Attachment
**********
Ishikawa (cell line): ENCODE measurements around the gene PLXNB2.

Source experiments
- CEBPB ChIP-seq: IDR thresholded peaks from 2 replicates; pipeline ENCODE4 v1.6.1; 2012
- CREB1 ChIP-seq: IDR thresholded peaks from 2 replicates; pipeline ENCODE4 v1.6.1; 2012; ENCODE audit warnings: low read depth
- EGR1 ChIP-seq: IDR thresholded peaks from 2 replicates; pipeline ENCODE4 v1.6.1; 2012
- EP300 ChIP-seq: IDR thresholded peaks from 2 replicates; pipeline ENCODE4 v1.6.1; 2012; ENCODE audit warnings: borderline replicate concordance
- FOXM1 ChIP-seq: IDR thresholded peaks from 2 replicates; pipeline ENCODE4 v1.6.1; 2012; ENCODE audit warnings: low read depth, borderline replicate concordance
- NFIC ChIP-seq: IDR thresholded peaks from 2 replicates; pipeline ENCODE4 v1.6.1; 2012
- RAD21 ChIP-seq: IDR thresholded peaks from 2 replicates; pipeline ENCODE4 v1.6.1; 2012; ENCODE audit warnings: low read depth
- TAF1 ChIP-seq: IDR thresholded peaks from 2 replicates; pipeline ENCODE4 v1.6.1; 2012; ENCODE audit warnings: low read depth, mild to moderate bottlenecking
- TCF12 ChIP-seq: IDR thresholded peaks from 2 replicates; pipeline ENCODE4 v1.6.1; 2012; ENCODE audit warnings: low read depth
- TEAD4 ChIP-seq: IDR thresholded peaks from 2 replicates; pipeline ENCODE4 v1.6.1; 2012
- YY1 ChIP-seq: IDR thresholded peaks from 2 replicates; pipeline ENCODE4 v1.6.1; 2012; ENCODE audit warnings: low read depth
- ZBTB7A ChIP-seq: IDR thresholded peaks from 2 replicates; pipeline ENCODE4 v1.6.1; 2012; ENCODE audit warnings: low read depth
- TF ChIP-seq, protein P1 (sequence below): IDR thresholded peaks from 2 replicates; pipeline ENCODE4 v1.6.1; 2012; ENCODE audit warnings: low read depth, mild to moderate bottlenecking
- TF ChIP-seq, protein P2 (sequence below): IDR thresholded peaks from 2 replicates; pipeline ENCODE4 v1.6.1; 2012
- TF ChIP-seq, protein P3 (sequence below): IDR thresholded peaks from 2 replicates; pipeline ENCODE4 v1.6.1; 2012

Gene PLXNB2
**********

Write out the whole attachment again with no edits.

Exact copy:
Ishikawa (cell line): ENCODE measurements around the gene PLXNB2.

Source experiments
- CEBPB ChIP-seq: IDR thresholded peaks from 2 replicates; pipeline ENCODE4 v1.6.1; 2012
- CREB1 ChIP-seq: IDR thresholded peaks from 2 replicates; pipeline ENCODE4 v1.6.1; 2012; ENCODE audit warnings: low read depth
- EGR1 ChIP-seq: IDR thresholded peaks from 2 replicates; pipeline ENCODE4 v1.6.1; 2012
- EP300 ChIP-seq: IDR thresholded peaks from 2 replicates; pipeline ENCODE4 v1.6.1; 2012; ENCODE audit warnings: borderline replicate concordance
- FOXM1 ChIP-seq: IDR thresholded peaks from 2 replicates; pipeline ENCODE4 v1.6.1; 2012; ENCODE audit warnings: low read depth, borderline replicate concordance
- NFIC ChIP-seq: IDR thresholded peaks from 2 replicates; pipeline ENCODE4 v1.6.1; 2012
- RAD21 ChIP-seq: IDR thresholded peaks from 2 replicates; pipeline ENCODE4 v1.6.1; 2012; ENCODE audit warnings: low read depth
- TAF1 ChIP-seq: IDR thresholded peaks from 2 replicates; pipeline ENCODE4 v1.6.1; 2012; ENCODE audit warnings: low read depth, mild to moderate bottlenecking
- TCF12 ChIP-seq: IDR thresholded peaks from 2 replicates; pipeline ENCODE4 v1.6.1; 2012; ENCODE audit warnings: low read depth
- TEAD4 ChIP-seq: IDR thresholded peaks from 2 replicates; pipeline ENCODE4 v1.6.1; 2012
- YY1 ChIP-seq: IDR thresholded peaks from 2 replicates; pipeline ENCODE4 v1.6.1; 2012; ENCODE audit warnings: low read depth
- ZBTB7A ChIP-seq: IDR thresholded peaks from 2 replicates; pipeline ENCODE4 v1.6.1; 2012; ENCODE audit warnings: low read depth
- TF ChIP-seq, protein P1 (sequence below): IDR thresholded peaks from 2 replicates; pipeline ENCODE4 v1.6.1; 2012; ENCODE audit warnings: low read depth, mild to moderate bottlenecking
- TF ChIP-seq, protein P2 (sequence below): IDR thresholded peaks from 2 replicates; pipeline ENCODE4 v1.6.1; 2012
- TF ChIP-seq, protein P3 (sequence below): IDR thresholded peaks from 2 replicates; pipeline ENCODE4 v1.6.1; 2012

Gene PLXNB2